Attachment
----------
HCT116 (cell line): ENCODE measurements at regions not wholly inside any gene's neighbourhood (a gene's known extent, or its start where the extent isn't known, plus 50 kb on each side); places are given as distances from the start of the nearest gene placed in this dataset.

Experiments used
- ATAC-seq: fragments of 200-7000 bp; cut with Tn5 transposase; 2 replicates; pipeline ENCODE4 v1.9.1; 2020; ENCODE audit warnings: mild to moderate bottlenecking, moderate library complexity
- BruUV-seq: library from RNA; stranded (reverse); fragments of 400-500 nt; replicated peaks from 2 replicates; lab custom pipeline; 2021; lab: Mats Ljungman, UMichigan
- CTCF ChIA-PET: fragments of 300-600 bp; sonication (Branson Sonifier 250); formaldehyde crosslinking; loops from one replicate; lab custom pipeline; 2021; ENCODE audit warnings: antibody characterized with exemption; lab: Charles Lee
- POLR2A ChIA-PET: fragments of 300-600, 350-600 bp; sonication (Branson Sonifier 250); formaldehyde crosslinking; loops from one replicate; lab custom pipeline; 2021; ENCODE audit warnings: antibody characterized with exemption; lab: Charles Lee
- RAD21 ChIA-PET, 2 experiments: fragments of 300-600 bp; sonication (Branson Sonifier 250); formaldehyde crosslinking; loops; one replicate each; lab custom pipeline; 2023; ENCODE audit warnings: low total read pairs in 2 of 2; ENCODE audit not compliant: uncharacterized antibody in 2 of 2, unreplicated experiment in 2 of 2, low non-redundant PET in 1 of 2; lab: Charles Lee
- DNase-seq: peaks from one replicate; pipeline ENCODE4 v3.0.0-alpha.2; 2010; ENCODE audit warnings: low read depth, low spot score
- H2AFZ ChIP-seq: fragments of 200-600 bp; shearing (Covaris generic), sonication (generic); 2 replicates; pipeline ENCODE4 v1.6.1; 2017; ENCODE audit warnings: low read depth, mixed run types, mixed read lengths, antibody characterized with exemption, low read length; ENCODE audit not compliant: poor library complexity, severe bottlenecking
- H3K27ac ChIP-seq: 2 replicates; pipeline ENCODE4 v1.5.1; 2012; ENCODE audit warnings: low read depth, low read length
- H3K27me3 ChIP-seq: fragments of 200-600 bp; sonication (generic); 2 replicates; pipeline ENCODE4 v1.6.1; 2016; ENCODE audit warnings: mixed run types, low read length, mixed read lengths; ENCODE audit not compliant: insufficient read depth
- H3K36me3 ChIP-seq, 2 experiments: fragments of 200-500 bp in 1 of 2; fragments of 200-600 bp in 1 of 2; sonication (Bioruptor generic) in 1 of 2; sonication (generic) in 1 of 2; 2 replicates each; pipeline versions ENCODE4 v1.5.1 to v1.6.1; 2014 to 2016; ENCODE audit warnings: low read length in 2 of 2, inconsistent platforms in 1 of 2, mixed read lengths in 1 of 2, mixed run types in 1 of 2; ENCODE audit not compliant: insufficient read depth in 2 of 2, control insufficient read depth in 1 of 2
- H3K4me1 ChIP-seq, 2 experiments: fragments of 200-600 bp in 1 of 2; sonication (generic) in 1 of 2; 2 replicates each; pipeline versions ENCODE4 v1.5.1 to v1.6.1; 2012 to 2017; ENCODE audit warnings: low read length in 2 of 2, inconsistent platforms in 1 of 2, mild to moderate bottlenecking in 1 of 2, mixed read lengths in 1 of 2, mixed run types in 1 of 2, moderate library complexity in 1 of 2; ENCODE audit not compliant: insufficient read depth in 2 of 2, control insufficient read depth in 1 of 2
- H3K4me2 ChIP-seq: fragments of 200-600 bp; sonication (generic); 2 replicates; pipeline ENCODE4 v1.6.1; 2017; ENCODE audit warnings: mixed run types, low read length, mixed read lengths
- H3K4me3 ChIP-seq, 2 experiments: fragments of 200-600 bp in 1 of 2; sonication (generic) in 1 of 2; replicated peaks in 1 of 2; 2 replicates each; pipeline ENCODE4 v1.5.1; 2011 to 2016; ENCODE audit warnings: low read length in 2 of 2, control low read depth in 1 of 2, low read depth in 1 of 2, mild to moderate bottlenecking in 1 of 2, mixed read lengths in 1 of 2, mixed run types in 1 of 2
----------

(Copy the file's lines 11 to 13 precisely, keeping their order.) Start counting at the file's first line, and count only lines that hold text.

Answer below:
- H3K27me3 ChIP-seq: fragments of 200-600 bp; sonication (generic); 2 replicates; pipeline ENCODE4 v1.6.1; 2016; ENCODE audit warnings: mixed run types, low read length, mixed read lengths; ENCODE audit not compliant: insufficient read depth
- H3K36me3 ChIP-seq, 2 experiments: fragments of 200-500 bp in 1 of 2; fragments of 200-600 bp in 1 of 2; sonication (Bioruptor generic) in 1 of 2; sonication (generic) in 1 of 2; 2 replicates each; pipeline versions ENCODE4 v1.5.1 to v1.6.1; 2014 to 2016; ENCODE audit warnings: low read length in 2 of 2, inconsistent platforms in 1 of 2, mixed read lengths in 1 of 2, mixed run types in 1 of 2; ENCODE audit not compliant: insufficient read depth in 2 of 2, control insufficient read depth in 1 of 2
- H3K4me1 ChIP-seq, 2 experiments: fragments of 200-600 bp in 1 of 2; sonication (generic) in 1 of 2; 2 replicates each; pipeline versions ENCODE4 v1.5.1 to v1.6.1; 2012 to 2017; ENCODE audit warnings: low read length in 2 of 2, inconsistent platforms in 1 of 2, mild to moderate bottlenecking in 1 of 2, mixed read lengths in 1 of 2, mixed run types in 1 of 2, moderate library complexity in 1 of 2; ENCODE audit not compliant: insufficient read depth in 2 of 2, control insufficient read depth in 1 of 2